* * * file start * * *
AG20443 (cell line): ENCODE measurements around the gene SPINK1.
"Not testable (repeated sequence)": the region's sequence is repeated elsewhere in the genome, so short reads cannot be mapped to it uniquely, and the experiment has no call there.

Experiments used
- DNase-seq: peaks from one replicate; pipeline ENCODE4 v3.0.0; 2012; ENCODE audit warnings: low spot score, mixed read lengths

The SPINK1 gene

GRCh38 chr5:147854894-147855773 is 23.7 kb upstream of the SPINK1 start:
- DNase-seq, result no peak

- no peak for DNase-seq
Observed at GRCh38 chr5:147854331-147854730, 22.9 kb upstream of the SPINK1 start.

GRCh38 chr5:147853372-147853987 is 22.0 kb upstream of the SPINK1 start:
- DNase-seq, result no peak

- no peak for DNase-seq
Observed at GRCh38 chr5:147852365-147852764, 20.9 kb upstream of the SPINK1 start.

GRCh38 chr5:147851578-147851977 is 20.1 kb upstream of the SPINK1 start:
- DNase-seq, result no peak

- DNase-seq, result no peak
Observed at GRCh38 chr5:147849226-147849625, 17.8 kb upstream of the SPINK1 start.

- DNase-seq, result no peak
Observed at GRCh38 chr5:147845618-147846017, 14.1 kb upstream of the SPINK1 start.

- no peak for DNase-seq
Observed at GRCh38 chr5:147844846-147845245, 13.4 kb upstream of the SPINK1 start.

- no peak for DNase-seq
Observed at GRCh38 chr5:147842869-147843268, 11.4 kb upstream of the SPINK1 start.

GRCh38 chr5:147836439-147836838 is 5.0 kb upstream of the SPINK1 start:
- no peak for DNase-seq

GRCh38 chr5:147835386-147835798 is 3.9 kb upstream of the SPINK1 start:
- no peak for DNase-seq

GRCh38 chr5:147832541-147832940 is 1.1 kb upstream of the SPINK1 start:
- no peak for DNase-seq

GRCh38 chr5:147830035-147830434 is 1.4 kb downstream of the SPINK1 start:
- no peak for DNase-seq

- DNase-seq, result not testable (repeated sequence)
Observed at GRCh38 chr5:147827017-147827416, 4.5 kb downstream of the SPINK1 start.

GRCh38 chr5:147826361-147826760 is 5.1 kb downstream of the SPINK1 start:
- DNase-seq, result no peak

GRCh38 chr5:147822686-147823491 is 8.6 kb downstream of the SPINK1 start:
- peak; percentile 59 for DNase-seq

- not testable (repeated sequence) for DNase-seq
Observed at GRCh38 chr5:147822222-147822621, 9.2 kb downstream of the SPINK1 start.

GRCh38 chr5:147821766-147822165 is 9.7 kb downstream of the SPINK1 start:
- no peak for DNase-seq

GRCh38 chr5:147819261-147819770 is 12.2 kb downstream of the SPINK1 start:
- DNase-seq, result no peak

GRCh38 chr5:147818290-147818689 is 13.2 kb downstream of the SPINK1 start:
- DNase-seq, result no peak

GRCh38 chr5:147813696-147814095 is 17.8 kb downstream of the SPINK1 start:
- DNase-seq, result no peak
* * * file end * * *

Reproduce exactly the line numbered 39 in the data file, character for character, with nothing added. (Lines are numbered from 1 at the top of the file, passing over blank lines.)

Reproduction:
Observed at GRCh38 chr5:147822222-147822621, 9.2 kb downstream of the SPINK1 start.